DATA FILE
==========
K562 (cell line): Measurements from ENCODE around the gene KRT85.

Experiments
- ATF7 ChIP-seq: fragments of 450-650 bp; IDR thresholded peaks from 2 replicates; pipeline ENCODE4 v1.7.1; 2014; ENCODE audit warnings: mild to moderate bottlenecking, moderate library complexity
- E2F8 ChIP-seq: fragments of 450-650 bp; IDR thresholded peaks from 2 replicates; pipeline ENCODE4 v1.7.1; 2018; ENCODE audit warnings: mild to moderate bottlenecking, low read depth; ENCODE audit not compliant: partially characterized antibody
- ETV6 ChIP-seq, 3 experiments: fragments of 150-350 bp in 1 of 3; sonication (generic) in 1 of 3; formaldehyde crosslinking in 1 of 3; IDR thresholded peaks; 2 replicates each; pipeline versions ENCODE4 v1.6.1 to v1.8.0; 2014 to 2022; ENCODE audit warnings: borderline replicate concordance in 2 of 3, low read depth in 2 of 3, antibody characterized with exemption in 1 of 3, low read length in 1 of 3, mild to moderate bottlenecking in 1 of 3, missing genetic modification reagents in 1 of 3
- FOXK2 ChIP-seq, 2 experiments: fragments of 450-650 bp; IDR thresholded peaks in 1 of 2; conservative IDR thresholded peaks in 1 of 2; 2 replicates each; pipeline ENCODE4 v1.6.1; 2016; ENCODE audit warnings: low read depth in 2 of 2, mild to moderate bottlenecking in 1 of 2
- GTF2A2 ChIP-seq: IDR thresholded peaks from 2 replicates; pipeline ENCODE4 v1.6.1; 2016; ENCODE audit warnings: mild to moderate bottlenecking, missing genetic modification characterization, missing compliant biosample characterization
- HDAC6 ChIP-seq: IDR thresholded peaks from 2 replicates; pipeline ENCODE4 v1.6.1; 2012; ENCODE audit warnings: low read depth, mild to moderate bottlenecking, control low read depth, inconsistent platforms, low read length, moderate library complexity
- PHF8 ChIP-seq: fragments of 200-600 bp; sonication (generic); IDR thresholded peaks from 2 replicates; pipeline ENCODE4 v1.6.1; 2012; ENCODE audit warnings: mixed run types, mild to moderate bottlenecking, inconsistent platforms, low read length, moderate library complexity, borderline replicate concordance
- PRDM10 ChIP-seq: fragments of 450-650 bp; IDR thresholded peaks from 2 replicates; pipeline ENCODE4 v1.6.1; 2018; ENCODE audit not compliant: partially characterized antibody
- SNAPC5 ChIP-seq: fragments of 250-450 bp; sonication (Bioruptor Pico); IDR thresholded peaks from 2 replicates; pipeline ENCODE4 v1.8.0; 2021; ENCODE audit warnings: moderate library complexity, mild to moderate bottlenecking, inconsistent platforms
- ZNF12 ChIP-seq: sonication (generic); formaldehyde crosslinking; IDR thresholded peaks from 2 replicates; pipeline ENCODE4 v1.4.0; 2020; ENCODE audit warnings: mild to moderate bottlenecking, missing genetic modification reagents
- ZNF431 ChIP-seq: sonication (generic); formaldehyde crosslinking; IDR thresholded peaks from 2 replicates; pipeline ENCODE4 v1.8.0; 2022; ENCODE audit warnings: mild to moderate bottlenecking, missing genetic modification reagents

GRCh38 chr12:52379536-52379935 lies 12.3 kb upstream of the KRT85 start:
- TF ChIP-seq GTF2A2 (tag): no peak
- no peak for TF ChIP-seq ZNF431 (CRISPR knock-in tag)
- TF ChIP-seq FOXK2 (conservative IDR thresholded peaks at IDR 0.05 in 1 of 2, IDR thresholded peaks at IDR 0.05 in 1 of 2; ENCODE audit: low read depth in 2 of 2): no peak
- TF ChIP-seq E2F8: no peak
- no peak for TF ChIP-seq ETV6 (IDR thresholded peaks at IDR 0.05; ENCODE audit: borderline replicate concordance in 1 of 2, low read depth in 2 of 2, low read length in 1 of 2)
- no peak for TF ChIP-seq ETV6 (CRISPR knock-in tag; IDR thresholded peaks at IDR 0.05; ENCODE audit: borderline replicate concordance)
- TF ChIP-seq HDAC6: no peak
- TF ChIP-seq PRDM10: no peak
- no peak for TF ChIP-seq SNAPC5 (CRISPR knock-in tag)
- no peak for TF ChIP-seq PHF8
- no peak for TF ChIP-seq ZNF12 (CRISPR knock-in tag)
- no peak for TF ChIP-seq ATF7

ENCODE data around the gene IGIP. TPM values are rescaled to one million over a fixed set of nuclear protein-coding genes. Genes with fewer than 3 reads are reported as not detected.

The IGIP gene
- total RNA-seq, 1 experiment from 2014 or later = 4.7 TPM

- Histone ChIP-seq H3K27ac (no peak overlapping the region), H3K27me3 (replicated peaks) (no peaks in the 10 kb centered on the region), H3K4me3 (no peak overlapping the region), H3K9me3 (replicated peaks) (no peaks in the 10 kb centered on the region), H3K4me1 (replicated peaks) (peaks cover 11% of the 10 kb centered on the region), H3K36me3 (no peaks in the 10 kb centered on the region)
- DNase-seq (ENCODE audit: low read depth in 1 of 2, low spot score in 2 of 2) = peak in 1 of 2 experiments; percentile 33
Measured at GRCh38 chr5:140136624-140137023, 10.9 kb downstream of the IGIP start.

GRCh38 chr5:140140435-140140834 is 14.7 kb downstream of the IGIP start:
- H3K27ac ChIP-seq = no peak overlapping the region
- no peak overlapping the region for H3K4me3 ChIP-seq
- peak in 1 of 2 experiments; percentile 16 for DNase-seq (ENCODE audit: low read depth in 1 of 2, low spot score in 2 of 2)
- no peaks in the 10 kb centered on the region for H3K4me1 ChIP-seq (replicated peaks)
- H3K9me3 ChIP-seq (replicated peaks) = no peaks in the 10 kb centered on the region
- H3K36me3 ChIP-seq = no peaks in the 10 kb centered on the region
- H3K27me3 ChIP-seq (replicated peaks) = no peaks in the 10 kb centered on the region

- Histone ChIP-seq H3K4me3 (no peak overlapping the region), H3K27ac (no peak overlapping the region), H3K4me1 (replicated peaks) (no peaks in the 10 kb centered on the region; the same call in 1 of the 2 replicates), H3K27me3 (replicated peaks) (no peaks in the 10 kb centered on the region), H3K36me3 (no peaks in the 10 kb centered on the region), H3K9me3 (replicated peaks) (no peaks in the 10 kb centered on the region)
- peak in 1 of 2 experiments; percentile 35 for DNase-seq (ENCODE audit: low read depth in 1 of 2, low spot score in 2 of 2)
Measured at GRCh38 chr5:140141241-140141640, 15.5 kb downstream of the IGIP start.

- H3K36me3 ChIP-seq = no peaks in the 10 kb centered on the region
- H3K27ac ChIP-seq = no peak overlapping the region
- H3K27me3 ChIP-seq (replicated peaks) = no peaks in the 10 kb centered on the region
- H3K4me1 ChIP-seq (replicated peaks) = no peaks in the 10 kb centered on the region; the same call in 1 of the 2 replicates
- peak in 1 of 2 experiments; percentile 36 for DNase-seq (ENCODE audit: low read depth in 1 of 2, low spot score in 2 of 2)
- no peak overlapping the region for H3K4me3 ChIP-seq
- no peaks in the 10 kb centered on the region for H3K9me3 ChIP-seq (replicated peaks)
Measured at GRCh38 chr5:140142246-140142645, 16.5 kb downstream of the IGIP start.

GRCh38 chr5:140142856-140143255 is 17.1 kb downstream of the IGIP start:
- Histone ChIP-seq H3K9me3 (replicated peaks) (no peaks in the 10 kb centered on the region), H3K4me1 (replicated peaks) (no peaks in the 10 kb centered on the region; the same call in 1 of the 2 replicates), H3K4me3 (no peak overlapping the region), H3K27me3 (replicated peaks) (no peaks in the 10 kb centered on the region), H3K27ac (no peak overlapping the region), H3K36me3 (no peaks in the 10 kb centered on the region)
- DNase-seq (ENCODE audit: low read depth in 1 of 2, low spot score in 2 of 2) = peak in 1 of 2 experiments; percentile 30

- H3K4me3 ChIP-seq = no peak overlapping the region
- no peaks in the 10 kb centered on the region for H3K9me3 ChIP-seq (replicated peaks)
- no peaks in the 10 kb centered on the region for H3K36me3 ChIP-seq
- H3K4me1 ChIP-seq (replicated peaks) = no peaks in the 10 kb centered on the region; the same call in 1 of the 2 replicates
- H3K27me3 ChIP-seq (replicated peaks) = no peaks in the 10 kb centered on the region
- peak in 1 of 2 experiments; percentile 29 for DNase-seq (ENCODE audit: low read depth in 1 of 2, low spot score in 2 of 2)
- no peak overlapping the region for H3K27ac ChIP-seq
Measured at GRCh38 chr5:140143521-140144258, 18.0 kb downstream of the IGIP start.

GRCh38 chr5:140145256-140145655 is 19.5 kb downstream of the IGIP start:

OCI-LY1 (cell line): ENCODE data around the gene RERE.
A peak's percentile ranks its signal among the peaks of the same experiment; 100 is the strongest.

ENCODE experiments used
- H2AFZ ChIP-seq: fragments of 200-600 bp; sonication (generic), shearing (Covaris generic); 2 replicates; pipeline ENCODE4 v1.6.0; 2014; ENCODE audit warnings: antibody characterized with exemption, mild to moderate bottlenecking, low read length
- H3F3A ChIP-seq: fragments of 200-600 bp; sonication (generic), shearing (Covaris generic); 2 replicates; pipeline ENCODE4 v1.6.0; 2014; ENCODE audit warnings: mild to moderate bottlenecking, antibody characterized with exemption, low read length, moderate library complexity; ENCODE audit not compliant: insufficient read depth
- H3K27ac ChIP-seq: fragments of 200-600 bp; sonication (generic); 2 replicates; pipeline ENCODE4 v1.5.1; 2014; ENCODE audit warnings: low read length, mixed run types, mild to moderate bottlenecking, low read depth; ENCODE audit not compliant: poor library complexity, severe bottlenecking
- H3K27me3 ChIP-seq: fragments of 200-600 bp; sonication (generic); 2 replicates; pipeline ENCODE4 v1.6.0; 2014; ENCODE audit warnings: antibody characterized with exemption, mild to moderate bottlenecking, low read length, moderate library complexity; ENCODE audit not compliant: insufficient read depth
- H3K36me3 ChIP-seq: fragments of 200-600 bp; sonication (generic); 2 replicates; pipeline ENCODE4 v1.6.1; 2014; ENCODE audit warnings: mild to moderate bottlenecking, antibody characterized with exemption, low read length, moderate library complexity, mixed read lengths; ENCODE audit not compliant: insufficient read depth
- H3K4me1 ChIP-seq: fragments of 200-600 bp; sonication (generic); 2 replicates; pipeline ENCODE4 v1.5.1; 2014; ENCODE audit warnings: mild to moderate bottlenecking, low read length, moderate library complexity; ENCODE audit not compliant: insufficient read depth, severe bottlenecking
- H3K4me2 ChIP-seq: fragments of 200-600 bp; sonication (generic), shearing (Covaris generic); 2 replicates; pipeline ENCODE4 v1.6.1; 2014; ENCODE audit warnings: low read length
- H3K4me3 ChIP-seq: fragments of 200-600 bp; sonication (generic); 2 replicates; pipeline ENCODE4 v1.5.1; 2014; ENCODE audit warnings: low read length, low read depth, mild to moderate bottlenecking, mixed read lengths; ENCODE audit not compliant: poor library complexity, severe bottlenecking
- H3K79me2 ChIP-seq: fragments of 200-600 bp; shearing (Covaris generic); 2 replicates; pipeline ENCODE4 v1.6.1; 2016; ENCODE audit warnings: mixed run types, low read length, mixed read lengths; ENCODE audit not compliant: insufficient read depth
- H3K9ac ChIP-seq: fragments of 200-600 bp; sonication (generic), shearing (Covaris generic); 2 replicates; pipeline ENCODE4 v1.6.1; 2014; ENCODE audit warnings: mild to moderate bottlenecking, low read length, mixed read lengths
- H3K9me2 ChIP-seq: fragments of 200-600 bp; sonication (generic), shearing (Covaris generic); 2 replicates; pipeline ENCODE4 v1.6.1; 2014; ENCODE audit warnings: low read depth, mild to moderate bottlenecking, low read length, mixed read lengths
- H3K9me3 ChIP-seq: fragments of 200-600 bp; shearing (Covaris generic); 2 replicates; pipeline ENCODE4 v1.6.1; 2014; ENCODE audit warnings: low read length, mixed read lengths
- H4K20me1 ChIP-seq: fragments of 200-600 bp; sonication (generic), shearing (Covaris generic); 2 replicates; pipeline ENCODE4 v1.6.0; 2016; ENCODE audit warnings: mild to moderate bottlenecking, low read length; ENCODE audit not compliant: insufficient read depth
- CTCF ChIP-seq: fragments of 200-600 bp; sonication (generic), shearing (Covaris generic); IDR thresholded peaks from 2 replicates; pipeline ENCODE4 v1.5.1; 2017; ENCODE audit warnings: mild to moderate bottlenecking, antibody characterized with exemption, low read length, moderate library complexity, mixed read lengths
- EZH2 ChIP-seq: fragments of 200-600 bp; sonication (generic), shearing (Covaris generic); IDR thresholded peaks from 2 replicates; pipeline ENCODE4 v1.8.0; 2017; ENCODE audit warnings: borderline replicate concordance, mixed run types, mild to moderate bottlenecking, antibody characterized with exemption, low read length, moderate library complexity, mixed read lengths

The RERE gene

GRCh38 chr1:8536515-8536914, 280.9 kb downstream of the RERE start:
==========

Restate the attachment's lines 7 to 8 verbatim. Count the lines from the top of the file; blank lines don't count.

- GTF2A2 ChIP-seq: IDR thresholded peaks from 2 replicates; pipeline ENCODE4 v1.6.1; 2016; ENCODE audit warnings: mild to moderate bottlenecking, missing genetic modification characterization, missing compliant biosample characterization
- HDAC6 ChIP-seq: IDR thresholded peaks from 2 replicates; pipeline ENCODE4 v1.6.1; 2012; ENCODE audit warnings: low read depth, mild to moderate bottlenecking, control low read depth, inconsistent platforms, low read length, moderate library complexity